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Back You are here: Home Columns Weekly Columns For Your Consideration For Your Consideration: Legislative Policies

For Your Consideration: Legislative Policies

By CHARLIE ALLO
Contributing Writer

It appears that our legislative body has gotten off track with respect to the intent of the U.S. Constitution. There are problems that are continually coming to the forefront of the news presented by the media. The legislative problems and the reasoning behind them have been pointed out for some time, but there seems to be no resolve to change the way the legislative body performs its work. It’s worthwhile to take a look at some of the problems Congress creates in developing legislation.
 One aspect that is often touted is the expansion of the Federal government’s power; this is a natural position to take by those that were elected to serve at the Federal level, but these representatives should also be protecting the sovereignty of the states that they are representing.
Another aspect that impedes the problem solving aspect is the strong ideological position of the party in power; solutions are generated by the subcommittees, and the solutions usually reflect the ideology of the party in power. Frequently, these solutions have little to do with the problems being addressed; they are designed to ingratiate the party in the eyes of the electorate.
Sometimes the only way a bill can become legislation is to buy vote from other representatives; this is accomplished in a number of ways. The two most common ways of getting support for a bill is to insert some program into the bill that has nothing to do with the issue being addressed; the other method is to support the other representatives legislation when it comes up for a vote. The only way the current
healthcare legislation got through the House and Senate way by pulling out all the stops on trading votes.
One has to believe that there are too many bills that are voted on that have not been read, or understood; again one can cite the healthcare legislation as a case in point, the full impact of this legislation is still in question. The legislation continues to grow and become even more ambiguous; this trend leads to another problem, one of control.
Another area that our legislators fall short on is in assigning responsibility for actions and placing limitations on what agencies can do and cannot do. Too frequently, legislation is written up in a manner that is so ambiguous that for all intents and purposes the bureaucratic agencies are given a free hand in the implementation of the legislation. This format might be fine for the legal profession, but it leaves to door open for too many abuses.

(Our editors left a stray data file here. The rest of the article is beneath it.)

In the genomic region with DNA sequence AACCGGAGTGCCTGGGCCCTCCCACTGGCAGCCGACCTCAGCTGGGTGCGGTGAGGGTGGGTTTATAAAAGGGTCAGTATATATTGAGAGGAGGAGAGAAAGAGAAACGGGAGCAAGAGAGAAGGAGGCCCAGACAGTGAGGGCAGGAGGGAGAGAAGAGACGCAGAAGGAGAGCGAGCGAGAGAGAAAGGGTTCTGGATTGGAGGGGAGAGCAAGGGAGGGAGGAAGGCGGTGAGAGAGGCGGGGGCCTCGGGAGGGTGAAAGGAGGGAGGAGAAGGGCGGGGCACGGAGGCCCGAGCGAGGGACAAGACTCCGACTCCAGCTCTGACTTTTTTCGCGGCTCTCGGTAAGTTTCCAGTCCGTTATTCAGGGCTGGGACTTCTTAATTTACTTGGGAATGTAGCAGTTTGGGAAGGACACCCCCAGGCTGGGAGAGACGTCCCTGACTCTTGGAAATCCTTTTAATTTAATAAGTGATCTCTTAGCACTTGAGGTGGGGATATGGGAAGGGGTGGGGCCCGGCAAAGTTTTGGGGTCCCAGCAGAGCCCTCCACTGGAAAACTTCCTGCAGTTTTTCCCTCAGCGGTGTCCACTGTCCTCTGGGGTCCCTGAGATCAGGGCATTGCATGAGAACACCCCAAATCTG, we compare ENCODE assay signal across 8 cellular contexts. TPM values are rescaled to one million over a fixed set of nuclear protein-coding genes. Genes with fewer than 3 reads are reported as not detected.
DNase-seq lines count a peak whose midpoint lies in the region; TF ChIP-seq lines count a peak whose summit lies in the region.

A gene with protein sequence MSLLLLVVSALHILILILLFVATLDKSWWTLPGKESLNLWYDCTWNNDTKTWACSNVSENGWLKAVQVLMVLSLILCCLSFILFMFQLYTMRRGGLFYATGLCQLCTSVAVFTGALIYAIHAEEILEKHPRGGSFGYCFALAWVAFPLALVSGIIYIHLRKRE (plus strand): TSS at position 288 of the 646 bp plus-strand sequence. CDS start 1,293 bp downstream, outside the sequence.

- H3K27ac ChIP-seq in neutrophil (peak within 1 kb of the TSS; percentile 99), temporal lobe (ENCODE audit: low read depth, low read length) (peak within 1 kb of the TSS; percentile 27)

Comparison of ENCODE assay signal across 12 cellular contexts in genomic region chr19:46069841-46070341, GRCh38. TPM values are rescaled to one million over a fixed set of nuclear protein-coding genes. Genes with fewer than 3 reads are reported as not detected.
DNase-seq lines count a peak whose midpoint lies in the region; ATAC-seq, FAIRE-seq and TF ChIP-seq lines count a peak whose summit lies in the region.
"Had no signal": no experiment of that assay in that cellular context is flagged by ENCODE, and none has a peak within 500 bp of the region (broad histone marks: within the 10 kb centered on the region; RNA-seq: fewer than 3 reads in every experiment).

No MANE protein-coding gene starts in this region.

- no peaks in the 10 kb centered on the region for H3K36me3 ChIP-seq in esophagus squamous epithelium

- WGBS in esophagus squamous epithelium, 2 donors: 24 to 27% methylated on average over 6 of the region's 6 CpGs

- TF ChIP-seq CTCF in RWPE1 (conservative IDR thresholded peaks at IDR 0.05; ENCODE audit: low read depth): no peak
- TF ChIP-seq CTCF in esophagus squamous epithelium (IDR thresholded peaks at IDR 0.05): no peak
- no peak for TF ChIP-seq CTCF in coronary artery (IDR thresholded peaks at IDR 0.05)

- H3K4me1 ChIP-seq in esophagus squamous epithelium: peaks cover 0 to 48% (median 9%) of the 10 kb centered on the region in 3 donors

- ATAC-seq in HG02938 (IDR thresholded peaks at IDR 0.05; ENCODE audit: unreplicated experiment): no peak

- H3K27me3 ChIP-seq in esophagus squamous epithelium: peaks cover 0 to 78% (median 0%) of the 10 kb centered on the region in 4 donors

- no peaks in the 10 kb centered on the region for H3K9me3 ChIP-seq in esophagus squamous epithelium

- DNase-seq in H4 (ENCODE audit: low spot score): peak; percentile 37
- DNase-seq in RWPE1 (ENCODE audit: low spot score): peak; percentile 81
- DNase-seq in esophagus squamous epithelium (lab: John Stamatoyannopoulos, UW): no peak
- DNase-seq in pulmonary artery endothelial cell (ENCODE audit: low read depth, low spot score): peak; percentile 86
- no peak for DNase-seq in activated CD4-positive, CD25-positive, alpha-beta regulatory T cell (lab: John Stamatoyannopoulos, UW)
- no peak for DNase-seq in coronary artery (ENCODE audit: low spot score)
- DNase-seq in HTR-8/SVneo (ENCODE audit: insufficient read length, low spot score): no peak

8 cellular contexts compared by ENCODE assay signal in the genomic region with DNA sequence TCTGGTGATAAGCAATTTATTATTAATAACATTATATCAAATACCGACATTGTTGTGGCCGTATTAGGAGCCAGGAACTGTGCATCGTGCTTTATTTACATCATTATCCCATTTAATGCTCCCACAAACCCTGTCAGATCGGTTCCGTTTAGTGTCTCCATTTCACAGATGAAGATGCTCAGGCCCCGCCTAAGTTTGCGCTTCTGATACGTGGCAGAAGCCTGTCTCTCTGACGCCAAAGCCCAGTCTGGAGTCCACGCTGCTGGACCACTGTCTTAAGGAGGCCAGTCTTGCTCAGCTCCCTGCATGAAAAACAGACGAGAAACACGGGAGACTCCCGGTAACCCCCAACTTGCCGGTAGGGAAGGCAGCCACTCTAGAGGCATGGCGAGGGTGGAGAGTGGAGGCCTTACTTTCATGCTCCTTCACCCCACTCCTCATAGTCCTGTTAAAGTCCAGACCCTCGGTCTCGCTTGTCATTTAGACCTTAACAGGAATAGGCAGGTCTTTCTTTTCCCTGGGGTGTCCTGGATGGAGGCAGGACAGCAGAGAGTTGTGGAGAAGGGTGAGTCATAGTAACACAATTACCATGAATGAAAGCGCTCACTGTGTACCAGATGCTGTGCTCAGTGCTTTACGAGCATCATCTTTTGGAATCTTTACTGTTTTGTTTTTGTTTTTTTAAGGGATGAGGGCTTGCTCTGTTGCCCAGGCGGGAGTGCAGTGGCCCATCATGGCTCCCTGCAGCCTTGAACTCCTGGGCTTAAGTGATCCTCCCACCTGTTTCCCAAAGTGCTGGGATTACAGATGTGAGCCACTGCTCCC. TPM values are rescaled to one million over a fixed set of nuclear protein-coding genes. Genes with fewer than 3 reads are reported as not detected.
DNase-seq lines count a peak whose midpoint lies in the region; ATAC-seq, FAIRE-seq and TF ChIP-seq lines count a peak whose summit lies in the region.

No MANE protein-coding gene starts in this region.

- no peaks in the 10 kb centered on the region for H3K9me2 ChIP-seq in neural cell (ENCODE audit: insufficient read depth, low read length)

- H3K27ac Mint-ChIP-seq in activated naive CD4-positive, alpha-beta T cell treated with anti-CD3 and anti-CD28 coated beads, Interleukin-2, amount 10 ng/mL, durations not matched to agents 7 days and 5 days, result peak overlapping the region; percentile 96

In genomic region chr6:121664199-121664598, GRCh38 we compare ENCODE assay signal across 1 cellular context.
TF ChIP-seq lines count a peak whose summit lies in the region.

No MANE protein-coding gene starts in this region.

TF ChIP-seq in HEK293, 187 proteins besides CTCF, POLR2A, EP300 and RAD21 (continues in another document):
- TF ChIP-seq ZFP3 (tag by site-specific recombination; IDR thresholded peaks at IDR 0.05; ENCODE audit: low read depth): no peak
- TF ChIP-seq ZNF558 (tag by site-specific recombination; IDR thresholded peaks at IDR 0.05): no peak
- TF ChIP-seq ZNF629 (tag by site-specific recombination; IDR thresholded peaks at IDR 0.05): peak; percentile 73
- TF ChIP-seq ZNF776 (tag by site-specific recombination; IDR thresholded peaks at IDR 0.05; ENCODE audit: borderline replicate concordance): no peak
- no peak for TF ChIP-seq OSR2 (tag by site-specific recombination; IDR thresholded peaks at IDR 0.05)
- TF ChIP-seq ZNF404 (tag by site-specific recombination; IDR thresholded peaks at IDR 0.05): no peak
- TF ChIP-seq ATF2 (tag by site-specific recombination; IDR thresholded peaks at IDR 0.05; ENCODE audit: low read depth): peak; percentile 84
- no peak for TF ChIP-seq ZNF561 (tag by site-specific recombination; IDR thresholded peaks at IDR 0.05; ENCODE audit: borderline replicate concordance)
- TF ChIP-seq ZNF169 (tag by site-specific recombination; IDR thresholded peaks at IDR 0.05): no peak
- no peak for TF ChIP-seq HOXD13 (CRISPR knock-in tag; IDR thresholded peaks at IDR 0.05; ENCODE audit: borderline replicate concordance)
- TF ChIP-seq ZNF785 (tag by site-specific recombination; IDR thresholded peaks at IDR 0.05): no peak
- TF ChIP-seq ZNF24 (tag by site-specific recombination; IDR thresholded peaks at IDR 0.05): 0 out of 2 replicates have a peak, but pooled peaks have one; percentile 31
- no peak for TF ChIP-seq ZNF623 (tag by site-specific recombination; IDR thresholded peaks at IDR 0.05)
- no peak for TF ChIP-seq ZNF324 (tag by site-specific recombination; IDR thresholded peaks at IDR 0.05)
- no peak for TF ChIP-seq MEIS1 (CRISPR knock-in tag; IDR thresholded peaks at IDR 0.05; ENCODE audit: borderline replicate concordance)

It almost goes without saying that the current system is designed to keep many of our elected officials in off, and contributes greatly to the growth in the agencies within the Federal government. All these shortcomings only put more of a demand for higher taxes, which is preventing a recovery from the recession that the Nation is in; to make things worse, these actions are leading the Nation to a depression. Don’t believe what many of the pundits are suggesting, look at the trends and follow them to their logical conclusion. There are more than enough examples around the world to give one a clear view of what is in store for the Nation if we don’t correct our course.             
The Founders designed our Constitution to maximize freedom of the individual and minimize the power of government. One finds it perplexing to find that after two centuries large portions of the electorate appear to desire a reversal in these basic principles of the U.S. Constitution. It should be clear to most of the electorate that the reestablishment of the original intent of the Constitution will contribute greatly to the resolution of many of the Nation’s problems. There is no system that will be fair to all individuals, and any acceptance of this concept would suggest that it is being viewed with a jaundice eye. There are too many variables within each individual for any system to be truly fair to all members of any large society; fairness is something that we should continually strive for within our society, but it will not be accomplished with any single system that is intended to fit all participants.